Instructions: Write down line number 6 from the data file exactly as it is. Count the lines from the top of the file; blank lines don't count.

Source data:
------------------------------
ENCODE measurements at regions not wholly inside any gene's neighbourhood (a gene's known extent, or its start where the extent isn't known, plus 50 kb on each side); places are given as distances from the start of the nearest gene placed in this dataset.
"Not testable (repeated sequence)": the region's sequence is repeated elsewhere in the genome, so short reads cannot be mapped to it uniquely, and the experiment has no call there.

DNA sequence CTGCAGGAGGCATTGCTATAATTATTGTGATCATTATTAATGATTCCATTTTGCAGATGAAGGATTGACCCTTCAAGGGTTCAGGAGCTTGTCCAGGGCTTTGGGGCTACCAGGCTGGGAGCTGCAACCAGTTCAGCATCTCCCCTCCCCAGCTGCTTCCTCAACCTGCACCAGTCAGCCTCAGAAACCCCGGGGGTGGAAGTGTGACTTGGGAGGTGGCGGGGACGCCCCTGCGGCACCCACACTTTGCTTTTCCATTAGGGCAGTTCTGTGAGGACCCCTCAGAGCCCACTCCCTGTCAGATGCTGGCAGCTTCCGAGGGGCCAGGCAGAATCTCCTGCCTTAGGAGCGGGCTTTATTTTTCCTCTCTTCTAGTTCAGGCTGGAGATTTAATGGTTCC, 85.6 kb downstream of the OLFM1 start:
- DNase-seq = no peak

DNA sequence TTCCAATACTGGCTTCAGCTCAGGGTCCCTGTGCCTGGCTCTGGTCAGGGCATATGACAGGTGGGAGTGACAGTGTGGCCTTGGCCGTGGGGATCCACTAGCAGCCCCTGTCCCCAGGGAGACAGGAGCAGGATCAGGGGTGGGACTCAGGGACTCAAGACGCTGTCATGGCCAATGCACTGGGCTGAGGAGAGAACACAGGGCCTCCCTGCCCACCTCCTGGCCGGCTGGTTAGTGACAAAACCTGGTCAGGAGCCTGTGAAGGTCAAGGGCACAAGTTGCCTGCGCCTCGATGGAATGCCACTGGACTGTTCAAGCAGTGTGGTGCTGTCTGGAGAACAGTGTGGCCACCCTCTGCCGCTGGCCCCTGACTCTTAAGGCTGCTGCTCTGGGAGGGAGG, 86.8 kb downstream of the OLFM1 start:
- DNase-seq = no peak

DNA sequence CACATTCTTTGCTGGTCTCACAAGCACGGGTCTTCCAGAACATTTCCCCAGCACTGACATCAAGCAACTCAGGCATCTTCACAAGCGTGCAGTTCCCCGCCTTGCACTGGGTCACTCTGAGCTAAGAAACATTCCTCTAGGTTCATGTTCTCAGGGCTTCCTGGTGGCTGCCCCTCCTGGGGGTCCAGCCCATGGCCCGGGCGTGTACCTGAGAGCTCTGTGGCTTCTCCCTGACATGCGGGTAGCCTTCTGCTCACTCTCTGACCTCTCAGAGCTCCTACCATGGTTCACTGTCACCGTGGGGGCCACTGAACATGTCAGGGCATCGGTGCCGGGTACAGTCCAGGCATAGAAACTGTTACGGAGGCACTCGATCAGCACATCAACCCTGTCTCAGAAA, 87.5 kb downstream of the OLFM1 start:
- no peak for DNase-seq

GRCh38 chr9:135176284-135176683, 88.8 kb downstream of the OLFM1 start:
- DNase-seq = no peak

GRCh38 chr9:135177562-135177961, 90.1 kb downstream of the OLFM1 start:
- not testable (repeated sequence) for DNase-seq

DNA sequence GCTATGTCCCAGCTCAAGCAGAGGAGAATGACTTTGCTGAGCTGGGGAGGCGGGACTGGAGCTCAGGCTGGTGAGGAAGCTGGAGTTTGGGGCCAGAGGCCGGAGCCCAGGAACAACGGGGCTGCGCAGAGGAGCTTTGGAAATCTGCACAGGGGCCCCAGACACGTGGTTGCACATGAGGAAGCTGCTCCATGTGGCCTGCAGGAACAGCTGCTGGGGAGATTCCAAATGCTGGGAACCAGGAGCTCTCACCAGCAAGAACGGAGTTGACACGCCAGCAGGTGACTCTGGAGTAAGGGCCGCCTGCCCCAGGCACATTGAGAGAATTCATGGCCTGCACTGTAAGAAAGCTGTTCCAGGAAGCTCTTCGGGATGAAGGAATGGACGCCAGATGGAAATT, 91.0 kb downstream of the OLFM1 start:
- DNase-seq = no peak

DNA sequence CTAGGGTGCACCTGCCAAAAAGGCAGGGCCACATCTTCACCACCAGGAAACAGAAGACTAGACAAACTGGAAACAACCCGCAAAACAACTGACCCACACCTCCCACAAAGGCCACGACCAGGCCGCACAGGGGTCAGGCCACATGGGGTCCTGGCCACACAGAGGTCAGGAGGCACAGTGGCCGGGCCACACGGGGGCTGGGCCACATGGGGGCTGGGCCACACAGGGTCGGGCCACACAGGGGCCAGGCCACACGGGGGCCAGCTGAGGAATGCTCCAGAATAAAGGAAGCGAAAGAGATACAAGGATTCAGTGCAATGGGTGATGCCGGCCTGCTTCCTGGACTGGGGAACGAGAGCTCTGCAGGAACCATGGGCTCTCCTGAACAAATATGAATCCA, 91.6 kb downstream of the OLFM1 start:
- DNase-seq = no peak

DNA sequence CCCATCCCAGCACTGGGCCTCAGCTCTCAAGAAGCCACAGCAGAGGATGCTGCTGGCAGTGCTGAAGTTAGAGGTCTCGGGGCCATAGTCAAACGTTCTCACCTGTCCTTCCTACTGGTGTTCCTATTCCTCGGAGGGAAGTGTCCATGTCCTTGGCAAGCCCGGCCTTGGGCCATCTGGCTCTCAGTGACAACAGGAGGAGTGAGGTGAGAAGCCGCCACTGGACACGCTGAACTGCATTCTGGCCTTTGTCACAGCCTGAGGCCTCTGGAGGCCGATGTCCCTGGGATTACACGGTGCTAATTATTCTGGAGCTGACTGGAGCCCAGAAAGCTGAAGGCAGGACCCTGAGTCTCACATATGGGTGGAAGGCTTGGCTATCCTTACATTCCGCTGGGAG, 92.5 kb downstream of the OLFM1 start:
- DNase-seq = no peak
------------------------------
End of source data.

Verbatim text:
- DNase-seq = no peak